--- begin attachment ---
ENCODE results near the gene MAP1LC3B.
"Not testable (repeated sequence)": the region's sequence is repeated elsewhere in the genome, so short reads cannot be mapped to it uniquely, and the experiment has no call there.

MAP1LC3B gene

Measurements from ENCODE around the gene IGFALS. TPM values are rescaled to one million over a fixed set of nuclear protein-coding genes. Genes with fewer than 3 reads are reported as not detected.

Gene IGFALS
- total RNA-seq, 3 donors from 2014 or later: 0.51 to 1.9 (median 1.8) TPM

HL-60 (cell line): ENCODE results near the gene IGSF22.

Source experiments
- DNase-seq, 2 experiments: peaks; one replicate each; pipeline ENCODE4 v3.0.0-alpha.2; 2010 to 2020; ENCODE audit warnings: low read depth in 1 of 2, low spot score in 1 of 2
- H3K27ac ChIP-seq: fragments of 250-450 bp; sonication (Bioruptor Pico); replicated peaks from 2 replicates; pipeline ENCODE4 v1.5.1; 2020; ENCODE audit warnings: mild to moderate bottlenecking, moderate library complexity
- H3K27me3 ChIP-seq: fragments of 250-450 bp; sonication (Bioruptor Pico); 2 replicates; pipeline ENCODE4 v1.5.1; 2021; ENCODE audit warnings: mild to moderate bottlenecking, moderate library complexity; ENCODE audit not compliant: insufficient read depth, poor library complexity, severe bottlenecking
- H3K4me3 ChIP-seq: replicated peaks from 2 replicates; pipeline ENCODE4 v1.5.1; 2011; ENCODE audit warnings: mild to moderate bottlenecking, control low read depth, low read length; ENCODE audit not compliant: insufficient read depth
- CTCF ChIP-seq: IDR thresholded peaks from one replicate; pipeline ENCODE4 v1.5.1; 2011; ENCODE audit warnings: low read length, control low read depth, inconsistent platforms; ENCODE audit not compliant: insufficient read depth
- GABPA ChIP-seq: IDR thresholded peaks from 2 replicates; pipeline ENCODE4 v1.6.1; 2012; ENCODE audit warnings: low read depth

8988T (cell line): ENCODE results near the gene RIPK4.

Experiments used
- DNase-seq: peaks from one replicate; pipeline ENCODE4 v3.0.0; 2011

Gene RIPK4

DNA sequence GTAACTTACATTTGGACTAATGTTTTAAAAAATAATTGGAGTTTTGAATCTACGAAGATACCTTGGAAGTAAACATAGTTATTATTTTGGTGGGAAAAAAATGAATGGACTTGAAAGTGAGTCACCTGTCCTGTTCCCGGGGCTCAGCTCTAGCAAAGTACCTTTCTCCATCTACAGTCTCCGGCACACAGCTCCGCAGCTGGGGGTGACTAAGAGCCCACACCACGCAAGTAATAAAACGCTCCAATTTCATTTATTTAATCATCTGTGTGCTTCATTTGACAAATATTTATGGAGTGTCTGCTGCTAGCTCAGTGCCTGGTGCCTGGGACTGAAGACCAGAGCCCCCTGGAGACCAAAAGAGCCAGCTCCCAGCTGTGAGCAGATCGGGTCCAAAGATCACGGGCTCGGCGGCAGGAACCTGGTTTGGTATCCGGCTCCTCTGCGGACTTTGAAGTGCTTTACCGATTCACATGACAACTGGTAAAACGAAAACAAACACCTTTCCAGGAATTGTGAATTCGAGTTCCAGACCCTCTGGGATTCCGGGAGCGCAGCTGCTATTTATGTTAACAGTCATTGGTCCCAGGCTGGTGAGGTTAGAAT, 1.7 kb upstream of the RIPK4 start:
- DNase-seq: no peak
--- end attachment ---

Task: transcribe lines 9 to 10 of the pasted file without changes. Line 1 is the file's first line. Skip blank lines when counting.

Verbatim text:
- DNase-seq, 2 experiments: peaks; one replicate each; pipeline ENCODE4 v3.0.0-alpha.2; 2010 to 2020; ENCODE audit warnings: low read depth in 1 of 2, low spot score in 1 of 2
- H3K27ac ChIP-seq: fragments of 250-450 bp; sonication (Bioruptor Pico); replicated peaks from 2 replicates; pipeline ENCODE4 v1.5.1; 2020; ENCODE audit warnings: mild to moderate bottlenecking, moderate library complexity